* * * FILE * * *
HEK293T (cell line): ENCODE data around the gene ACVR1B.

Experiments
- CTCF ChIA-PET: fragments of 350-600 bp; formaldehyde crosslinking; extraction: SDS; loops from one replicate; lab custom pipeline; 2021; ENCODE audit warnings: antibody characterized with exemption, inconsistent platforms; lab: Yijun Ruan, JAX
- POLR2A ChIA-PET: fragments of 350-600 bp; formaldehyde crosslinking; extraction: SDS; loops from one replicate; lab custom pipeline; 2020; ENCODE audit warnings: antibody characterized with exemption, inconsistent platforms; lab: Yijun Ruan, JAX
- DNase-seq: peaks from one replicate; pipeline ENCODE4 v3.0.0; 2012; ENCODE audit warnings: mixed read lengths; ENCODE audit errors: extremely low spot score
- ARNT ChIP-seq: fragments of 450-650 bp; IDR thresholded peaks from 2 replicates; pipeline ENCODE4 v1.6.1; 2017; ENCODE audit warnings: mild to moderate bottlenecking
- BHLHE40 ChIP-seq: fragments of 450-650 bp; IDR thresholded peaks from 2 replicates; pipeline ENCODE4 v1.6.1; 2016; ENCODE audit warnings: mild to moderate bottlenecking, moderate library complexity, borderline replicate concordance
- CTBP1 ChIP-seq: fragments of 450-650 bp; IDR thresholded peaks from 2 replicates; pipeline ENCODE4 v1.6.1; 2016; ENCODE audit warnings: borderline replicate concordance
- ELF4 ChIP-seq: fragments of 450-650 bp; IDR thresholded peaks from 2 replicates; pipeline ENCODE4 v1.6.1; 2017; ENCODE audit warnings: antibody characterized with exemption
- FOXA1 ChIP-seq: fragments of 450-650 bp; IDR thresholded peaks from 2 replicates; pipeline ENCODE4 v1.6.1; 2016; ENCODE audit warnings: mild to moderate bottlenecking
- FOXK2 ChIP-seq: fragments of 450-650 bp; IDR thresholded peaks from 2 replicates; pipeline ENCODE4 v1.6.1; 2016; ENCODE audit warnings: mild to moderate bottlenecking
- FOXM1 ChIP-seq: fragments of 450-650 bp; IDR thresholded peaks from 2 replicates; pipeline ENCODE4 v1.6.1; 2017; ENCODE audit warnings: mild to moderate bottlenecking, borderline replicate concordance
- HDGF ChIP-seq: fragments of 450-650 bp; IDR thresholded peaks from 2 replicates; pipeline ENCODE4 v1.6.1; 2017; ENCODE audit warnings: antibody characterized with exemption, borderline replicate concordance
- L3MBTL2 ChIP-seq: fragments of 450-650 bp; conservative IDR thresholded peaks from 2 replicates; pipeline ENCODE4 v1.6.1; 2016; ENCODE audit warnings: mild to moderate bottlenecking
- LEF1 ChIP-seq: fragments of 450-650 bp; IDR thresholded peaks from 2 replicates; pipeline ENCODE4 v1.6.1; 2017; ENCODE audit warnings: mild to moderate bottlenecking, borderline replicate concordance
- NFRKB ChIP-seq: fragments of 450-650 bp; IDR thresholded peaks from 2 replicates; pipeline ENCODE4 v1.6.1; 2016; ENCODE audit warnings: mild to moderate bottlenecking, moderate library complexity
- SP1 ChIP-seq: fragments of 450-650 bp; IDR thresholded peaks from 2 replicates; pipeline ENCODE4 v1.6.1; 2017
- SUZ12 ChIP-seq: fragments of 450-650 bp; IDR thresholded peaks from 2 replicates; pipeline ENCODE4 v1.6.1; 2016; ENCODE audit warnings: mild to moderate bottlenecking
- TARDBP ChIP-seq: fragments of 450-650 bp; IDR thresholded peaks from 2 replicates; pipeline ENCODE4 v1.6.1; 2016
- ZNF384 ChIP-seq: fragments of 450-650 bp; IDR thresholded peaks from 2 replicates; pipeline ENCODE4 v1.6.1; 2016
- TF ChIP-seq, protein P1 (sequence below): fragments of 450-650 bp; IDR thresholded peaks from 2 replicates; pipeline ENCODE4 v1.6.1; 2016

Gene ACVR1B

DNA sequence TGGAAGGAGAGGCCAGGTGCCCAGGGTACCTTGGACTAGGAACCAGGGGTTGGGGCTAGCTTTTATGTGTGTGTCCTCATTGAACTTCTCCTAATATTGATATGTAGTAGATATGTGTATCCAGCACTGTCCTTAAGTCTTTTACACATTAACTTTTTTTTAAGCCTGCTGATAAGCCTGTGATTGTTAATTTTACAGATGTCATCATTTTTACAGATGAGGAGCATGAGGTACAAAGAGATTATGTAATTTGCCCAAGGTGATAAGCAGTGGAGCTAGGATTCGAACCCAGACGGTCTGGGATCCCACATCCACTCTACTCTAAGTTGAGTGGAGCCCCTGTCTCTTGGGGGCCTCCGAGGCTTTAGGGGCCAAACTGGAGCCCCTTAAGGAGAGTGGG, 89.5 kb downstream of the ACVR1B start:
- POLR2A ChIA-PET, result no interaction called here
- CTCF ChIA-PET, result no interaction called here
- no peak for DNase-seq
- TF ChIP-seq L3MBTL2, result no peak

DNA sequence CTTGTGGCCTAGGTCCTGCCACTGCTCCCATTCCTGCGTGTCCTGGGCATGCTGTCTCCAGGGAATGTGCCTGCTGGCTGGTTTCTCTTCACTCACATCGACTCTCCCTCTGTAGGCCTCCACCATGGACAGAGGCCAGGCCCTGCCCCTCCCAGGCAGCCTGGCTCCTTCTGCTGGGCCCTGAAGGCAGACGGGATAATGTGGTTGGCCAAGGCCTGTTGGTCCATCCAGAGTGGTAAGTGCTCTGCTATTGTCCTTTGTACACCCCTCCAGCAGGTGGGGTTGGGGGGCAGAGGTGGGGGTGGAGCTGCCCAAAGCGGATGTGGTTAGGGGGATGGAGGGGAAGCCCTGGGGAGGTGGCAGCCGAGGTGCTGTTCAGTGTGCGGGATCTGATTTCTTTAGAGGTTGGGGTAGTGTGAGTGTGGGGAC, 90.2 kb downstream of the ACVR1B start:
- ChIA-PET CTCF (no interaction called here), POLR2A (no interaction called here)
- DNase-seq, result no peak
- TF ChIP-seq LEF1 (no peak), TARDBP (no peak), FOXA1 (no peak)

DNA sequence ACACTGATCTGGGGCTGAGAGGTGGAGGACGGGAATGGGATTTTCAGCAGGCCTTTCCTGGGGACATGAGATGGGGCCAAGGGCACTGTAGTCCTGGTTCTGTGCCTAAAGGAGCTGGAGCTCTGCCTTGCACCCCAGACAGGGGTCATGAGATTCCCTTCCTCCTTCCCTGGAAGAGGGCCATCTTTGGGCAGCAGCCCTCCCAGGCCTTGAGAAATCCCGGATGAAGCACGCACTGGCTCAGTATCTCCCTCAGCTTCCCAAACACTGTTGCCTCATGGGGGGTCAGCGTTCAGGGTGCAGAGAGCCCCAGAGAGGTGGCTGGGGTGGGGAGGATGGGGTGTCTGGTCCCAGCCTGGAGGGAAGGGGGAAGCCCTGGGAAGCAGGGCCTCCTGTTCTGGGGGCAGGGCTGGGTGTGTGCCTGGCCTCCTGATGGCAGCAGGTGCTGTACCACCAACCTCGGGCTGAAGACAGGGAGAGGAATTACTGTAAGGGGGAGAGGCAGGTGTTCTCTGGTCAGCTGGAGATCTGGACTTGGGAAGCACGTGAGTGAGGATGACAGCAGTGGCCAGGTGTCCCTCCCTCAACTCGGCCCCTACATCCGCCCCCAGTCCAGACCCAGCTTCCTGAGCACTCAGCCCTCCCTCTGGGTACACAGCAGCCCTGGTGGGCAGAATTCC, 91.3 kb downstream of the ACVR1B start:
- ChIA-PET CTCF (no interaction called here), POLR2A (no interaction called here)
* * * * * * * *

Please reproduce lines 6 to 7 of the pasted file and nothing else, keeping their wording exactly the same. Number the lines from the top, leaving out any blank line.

- ARNT ChIP-seq: fragments of 450-650 bp; IDR thresholded peaks from 2 replicates; pipeline ENCODE4 v1.6.1; 2017; ENCODE audit warnings: mild to moderate bottlenecking
- BHLHE40 ChIP-seq: fragments of 450-650 bp; IDR thresholded peaks from 2 replicates; pipeline ENCODE4 v1.6.1; 2016; ENCODE audit warnings: mild to moderate bottlenecking, moderate library complexity, borderline replicate concordance